By Press Trust of India | Updated: 28 May 2022
India’s new directive which mandates reporting of cyberattack incidents within six hours and storing users’ logs for 5 years will make it difficult for companies to do business in the country, 11 international bodies having tech giants like Google, Facebook and HP as members said in a joint letter to the government. The joint letter written by 11 organisations that mainly represent technology companies based in the US, Europe and Asia was sent to the Indian Computer Emergency Response Team (CERT-In) director general Sanjay Bahl on May 26.
The international bodies have expressed concerned that the directive, as written, will have a detrimental impact on cybersecurity for organisations that operate in India, and create a disjointed approach to cyber security across jurisdictions, undermining the security posture of India and its allies in the Quad countries, Europe and beyond.
“The onerous nature of the requirements may also make it more difficult for companies to do business in India,” the letter said.
The global bodies that have jointly expressed concern include Information Technology Industry Council (ITI), Asia Securities Industry & Financial Markets Association (ASIFMA), Bank Policy Institute, BSA – The Software Alliance, Coalition to Reduce Cyber Risk (CR2), Cybersecurity Coalition, Digital Europe, techUK, US Chamber of Commerce, US-India Business Council and US-India Strategic Partnership Forum.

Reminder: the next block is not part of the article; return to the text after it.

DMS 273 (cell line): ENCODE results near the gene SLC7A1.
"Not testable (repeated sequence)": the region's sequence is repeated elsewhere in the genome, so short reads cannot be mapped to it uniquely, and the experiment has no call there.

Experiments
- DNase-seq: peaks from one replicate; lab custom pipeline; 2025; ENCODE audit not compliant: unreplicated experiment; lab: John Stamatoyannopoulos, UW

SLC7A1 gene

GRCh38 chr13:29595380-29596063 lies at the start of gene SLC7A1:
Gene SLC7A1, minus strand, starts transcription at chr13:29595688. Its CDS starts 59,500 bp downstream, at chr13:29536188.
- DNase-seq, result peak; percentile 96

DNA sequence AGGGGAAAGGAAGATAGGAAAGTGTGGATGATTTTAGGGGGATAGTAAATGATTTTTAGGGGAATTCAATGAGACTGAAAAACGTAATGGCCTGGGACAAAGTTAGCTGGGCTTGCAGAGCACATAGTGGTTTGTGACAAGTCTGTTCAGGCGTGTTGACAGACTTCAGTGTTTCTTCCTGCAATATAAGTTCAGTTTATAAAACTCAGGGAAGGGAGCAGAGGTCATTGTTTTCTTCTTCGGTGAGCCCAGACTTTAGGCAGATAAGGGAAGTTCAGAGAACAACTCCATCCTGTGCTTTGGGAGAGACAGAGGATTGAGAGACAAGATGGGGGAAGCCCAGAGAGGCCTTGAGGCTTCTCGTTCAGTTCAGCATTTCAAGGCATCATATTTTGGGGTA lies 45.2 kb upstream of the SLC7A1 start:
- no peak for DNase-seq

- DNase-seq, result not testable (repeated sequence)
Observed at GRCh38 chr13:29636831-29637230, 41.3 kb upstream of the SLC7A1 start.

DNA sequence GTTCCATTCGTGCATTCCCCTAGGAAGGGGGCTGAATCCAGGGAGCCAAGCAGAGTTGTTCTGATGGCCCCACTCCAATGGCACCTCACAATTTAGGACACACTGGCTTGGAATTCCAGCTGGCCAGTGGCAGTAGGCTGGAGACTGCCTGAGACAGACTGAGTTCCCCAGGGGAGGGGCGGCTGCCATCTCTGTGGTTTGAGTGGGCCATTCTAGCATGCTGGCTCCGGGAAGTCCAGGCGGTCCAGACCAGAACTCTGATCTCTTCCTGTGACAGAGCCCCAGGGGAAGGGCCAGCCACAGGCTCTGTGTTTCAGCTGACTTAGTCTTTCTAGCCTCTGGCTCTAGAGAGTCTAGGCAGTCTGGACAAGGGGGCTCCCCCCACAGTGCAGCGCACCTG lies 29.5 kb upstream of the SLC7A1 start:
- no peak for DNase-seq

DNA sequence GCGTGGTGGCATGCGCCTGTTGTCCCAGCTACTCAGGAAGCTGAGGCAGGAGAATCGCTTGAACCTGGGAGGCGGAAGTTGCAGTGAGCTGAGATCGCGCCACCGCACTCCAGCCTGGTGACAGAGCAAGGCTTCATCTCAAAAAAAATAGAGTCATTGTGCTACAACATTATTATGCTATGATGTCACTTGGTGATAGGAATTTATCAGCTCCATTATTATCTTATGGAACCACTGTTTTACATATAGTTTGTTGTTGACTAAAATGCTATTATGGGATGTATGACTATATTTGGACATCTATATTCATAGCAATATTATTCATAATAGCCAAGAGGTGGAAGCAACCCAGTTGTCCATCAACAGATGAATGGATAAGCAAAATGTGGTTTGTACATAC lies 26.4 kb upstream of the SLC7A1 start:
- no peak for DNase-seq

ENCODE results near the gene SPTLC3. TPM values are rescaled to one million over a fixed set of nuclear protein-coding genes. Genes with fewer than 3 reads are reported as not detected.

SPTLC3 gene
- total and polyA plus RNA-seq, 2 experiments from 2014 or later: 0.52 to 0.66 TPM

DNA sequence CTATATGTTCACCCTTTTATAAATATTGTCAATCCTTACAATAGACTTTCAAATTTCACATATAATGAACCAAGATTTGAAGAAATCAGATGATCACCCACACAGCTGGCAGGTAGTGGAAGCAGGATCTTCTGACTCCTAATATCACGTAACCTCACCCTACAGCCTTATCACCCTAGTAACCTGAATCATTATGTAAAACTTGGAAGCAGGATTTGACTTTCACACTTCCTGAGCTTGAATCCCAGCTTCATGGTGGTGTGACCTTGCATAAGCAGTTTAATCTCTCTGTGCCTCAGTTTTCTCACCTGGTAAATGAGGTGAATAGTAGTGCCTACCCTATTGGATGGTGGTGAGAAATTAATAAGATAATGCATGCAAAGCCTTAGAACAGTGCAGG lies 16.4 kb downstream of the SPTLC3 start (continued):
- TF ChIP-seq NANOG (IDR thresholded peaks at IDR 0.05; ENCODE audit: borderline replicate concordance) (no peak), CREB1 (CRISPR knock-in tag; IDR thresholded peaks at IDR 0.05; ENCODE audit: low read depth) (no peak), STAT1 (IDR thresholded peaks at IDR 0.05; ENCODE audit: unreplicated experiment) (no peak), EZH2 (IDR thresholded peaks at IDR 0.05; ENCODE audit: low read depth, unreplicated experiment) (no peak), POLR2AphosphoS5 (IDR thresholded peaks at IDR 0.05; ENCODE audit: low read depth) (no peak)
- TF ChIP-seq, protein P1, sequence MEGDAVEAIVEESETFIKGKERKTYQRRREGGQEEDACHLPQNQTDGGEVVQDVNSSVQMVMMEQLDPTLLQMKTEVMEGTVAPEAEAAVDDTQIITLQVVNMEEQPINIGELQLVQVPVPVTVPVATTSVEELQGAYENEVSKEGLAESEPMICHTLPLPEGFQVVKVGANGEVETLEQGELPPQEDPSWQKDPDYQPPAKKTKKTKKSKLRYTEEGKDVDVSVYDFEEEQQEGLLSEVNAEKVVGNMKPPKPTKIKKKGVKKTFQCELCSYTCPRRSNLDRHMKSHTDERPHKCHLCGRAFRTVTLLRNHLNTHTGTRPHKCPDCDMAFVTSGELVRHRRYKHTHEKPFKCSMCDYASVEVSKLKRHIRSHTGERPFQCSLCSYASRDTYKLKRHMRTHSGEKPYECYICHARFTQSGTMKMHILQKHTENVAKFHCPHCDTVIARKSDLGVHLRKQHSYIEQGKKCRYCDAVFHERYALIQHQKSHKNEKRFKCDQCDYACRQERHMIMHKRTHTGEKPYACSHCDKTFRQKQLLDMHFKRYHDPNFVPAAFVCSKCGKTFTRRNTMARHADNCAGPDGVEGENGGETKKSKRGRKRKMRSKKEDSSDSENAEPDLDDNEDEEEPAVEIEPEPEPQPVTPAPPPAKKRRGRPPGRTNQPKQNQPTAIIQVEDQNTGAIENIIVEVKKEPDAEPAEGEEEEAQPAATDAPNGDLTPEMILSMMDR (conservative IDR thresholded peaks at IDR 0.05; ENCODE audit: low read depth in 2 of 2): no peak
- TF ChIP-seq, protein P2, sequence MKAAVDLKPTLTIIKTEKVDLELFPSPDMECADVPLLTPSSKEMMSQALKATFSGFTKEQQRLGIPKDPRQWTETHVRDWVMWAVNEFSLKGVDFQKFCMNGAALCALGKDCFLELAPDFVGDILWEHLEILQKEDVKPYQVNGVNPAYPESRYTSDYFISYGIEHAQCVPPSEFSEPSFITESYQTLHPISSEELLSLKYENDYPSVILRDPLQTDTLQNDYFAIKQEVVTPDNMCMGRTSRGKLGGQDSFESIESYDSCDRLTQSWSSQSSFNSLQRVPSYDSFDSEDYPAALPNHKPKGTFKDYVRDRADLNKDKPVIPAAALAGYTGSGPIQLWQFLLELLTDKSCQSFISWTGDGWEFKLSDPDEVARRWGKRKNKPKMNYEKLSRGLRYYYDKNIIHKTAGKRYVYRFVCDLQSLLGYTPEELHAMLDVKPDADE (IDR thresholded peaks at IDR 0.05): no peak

The new directive issued on April 28 mandates companies to report any cyber breach to CERT-In within six hours of noticing it.
It mandates data centres, virtual private server (VPS) providers, cloud service providers and virtual Private Network (VPN) service providers to validate names of subscribers and customers hiring the services, period of hiring, ownership pattern of the subscribers etc. and maintain the records for a period of 5 years or longer duration as mandated by the law.
As per the directive, IT companies need to maintain all information obtained as part of Know-Your-Customer (KYC) and records of financial transactions for a period of five years to ensure cyber security in the area of payments and financial markets for citizens.
The international bodies have raised concern over the 6-hour timeline provided for cyber incident reporting and demanded that it should be increased to 72 hours.
“CERT-In has not provided any rationale as to why the 6-hour timeline is necessary, nor is it proportionate or aligned with global standards. Such a timeline is unnecessarily brief and injects additional complexity at a time when entities are more appropriately focused on the difficult task of understanding, responding to, and remediating a cyber incident,” the letter said.